The preeminent feature of Catalan filmmaker Albert Serra’s (b.: 1975) cinema is the human body. Set among the mythic figures of Western civilization, both fictional and historical—from Sancho Panza and Count Dracula to Casanova, the three Magi, and now the “Sun King,” France’s Louis XIV—Serra’s films place special emphasis on the physical, bodily presence of its subjects, whether it is the exertion experienced by the wise men on their journey to Bethlehem in Birdsong (2008), or the failing physique of Casanova, and the various forms of bodily emission and discharge, in Story of My Death (2013). The Death of Louis XIV (2016) is closely aligned with the latter in its unfaltering observation of the monarch’s final days in late 1715, as gangrene slowly transforms the world’s most powerful leader into a corpse. Serra’s widescreen 2.35:1 cinematography presents the royal’s body in full, stretched-out from powdered-wig-topped head to rotting leg as each day the infection becomes more conspicuous. Between these wide frames, which serve to spatialize the monarch’s protracted experience of dying, the filmmaker alternates close-ups of Louis’s face, his skin drooping and eyes watering as we see this same end rendered in the details of his physiognomy.
Well, not Louis’s face exactly, but Jean-Pierre Léaud’s, acting royalty himself, having first exploded onto the cinematic landscape as a young teen in François Truffaut’s epoch-defining The 400 Blows (1959). Following this auspicious debut, Léaud would reprise his most famous role (that of Antoine Doinel) four more times, between 1962 and 1979’s Love on the Run, the latter of which was released in the actor’s mid-thirties. Léaud, in other words, is an actor already associated with growing older on screen, with the inevitable passage of time that made the charismatic adolescent into a romantic lead. The Death of Louis XIV revisits the French New Wave icon still a number of years later, and more than a half century since his screen debut—an incredible reign in its own right. Serra’s film, in this sense, is not only inevitably, but is intentionally a document of the actor’s decaying body too; both deaths, so to speak, float to the image’s surface, remaining perpetually foregrounded as we see life slowly slip from the film’s two on-screen subjects, Louis XIV and Jean-Pierre Léaud.
Slowly, of course, being one of the operative words. Serra’s is archetypal slow cinema, an art-cinema movement that privileges the long take (single shots of exceptional length) and the felt, haptic or bodily experience of duration—elements both that are well suited to Louis’s gradual death. Narrative in the director’s latest, as in prior features such as Birdsong, indeed cedes centrality to the body itself, in this sense making an argument for what cinema is at it most fundamental: bodies in space, capturing some fragment of duration. To minimize this very basic equation, which Serra’s work unwaveringly heightens, is to overlook one of the form’s central experiences, namely the embodied feeling of time passing—an experience that takes on another dimension of meaning as result of the king’s illness. As it always is for the human body, time is death in Serra’s film; the director simply slows its down as he turns his attention from story to the human presence that fills his screen.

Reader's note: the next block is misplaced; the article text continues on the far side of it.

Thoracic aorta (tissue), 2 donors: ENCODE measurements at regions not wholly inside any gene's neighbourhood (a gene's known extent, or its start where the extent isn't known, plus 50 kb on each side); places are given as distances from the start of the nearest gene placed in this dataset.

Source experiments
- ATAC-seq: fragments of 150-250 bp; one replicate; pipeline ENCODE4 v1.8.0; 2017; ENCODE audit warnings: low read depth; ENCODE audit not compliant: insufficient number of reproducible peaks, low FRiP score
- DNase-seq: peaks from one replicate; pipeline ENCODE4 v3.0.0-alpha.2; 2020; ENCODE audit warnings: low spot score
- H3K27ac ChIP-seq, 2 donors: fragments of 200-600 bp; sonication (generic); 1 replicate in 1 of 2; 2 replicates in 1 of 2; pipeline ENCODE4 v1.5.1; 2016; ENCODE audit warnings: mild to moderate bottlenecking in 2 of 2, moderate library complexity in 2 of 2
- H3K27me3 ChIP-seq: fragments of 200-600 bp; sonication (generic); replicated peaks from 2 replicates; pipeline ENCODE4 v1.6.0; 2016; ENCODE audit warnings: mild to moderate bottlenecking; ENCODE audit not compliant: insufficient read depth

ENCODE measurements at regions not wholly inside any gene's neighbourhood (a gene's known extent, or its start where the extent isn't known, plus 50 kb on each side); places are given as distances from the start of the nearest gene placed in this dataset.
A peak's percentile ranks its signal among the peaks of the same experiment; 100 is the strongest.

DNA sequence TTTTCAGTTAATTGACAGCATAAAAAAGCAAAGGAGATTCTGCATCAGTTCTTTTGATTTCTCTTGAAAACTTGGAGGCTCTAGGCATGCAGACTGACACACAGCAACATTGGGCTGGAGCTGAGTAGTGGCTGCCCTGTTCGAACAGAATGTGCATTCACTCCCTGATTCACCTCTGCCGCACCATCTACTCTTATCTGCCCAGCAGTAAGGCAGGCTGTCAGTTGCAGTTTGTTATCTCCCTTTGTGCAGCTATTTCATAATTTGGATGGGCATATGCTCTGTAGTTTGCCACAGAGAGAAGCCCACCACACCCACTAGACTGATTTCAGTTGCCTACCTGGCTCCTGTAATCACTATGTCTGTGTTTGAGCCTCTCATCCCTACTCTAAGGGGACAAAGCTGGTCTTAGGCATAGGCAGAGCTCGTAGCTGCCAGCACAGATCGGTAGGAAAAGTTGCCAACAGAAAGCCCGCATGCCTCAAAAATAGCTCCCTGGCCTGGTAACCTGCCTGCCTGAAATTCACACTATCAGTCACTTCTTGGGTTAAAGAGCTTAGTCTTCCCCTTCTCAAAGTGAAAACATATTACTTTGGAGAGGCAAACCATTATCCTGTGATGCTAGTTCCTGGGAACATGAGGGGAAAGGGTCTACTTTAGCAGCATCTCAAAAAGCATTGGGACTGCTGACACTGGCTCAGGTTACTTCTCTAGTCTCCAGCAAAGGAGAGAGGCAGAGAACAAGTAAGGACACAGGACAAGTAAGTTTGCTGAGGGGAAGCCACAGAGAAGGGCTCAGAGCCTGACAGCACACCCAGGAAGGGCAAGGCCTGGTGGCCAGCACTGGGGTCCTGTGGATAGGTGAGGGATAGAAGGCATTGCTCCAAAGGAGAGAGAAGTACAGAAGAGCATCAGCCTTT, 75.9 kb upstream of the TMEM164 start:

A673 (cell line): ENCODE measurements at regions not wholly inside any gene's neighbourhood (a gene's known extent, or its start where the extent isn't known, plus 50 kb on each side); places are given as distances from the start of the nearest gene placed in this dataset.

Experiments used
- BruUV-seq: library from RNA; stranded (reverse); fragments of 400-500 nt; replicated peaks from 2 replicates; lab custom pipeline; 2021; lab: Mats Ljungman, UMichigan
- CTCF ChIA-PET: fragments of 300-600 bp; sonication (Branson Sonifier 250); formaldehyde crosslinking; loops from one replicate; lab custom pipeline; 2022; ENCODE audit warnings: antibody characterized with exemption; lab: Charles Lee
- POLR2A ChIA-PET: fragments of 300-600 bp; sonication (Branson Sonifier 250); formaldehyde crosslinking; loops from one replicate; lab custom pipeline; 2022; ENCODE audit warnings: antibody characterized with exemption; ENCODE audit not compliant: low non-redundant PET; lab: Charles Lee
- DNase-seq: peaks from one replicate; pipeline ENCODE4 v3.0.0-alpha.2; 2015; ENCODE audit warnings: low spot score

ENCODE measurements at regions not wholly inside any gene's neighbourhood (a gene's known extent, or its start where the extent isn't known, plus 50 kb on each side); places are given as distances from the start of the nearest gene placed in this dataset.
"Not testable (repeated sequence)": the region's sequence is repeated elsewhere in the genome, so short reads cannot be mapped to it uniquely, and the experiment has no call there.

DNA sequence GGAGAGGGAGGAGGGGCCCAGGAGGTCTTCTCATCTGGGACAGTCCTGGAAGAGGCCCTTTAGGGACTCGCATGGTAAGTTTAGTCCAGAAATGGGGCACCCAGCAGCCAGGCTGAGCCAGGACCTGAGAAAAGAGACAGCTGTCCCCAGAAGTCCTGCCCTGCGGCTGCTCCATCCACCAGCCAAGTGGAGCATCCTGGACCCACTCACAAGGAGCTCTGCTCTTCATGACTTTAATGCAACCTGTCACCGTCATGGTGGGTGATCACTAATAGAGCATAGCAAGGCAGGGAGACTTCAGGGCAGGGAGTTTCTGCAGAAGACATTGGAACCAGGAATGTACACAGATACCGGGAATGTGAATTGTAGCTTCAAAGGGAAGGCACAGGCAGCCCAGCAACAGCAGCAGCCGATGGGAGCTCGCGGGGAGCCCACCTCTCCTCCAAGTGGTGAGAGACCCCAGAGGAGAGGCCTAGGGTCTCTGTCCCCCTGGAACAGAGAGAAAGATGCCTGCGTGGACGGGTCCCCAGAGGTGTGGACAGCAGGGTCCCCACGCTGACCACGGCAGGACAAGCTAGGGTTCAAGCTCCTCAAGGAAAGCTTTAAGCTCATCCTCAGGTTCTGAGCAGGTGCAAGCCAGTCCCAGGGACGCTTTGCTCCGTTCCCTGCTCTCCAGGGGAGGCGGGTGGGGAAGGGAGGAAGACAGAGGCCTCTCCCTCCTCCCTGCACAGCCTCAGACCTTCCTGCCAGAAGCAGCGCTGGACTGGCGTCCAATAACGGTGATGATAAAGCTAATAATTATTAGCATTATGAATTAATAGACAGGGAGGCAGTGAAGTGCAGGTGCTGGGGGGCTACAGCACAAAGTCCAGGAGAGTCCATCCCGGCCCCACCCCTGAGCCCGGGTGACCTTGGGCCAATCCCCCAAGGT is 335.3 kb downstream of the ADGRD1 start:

Then again, The Death of Louis XIV is also about its exceptions: most of all, about the treatment that the Sun King receives from his countless attendants and physicians. When Louis successful eats an egg before a crowd of onlookers, his observers break out in applause, assuring one another that his regained appetite will be grounds for international celebration. If death is an experience that not even Louis is able to cheat, with the clock ticking rhythmically in his intimate abode—he eventually is administered the last rites despite his initial resistance to clerical intervention, confident as he is that is his time has not yet come; Story of My Death, it is worth noting, is far more explicit in its eighteenth-century characters’ (Casanova and Dracula) anti-Christianity—his final days remaining uniquely those of the world’s most powerful man.
So too are the film’s settings, which provide a lushness and visual grace to what is otherwise a depiction of creeping physical rot. Unexpected though it might be for a film that explicitly observes the growing infection in Louis’s leg, The Death of Louis XIV is one of the past year’s best looking films, dominated as it is by the warm interior candlelight that illuminates the Sun King’s lush bedchamber. As with the naturally lit Story of My Death before it, The Death of Louis XIV concerns itself, on an almost thematic level, with the aesthetic appearance of spaces bathed in period light, an element of form that is no less reducible than the bodies, spaces, and time that combine to describe Serra’s masterful twenty-first century Modernist art cinema. This is all to say that The Death of Louis XIV stakes a claim for what cinema is, or to put it another way, it is a cinema about cinema that centers on Léaud’s iconic, time-ravaged visage.
The Death of Louis XIV screens April 28-30 only at the Oklahoma City Museum of Art. For more details, including showtimes and tickets, click here.